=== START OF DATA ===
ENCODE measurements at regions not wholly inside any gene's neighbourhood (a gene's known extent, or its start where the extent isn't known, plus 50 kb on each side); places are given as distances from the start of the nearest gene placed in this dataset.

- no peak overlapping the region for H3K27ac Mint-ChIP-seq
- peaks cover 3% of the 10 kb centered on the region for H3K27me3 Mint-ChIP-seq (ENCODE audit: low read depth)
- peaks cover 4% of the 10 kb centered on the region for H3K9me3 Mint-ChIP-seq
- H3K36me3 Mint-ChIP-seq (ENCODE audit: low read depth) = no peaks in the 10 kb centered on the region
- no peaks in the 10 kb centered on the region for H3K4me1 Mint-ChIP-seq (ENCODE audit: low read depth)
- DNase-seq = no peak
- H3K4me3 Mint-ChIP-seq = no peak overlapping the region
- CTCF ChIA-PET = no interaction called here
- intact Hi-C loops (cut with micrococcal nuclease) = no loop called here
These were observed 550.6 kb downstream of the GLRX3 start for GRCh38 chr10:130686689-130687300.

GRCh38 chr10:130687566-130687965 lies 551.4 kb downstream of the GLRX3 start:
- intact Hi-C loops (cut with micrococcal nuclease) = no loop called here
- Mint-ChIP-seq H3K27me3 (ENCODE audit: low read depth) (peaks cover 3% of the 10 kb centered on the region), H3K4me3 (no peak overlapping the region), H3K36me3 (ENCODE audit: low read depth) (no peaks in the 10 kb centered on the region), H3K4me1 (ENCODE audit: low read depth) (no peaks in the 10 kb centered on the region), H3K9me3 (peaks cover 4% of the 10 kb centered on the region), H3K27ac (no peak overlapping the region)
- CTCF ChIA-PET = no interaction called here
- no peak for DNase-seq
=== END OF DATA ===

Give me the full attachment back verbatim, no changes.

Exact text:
ENCODE measurements at regions not wholly inside any gene's neighbourhood (a gene's known extent, or its start where the extent isn't known, plus 50 kb on each side); places are given as distances from the start of the nearest gene placed in this dataset.

- no peak overlapping the region for H3K27ac Mint-ChIP-seq
- peaks cover 3% of the 10 kb centered on the region for H3K27me3 Mint-ChIP-seq (ENCODE audit: low read depth)
- peaks cover 4% of the 10 kb centered on the region for H3K9me3 Mint-ChIP-seq
- H3K36me3 Mint-ChIP-seq (ENCODE audit: low read depth) = no peaks in the 10 kb centered on the region
- no peaks in the 10 kb centered on the region for H3K4me1 Mint-ChIP-seq (ENCODE audit: low read depth)
- DNase-seq = no peak
- H3K4me3 Mint-ChIP-seq = no peak overlapping the region
- CTCF ChIA-PET = no interaction called here
- intact Hi-C loops (cut with micrococcal nuclease) = no loop called here
These were observed 550.6 kb downstream of the GLRX3 start for GRCh38 chr10:130686689-130687300.

GRCh38 chr10:130687566-130687965 lies 551.4 kb downstream of the GLRX3 start:
- intact Hi-C loops (cut with micrococcal nuclease) = no loop called here
- Mint-ChIP-seq H3K27me3 (ENCODE audit: low read depth) (peaks cover 3% of the 10 kb centered on the region), H3K4me3 (no peak overlapping the region), H3K36me3 (ENCODE audit: low read depth) (no peaks in the 10 kb centered on the region), H3K4me1 (ENCODE audit: low read depth) (no peaks in the 10 kb centered on the region), H3K9me3 (peaks cover 4% of the 10 kb centered on the region), H3K27ac (no peak overlapping the region)
- CTCF ChIA-PET = no interaction called here
- no peak for DNase-seq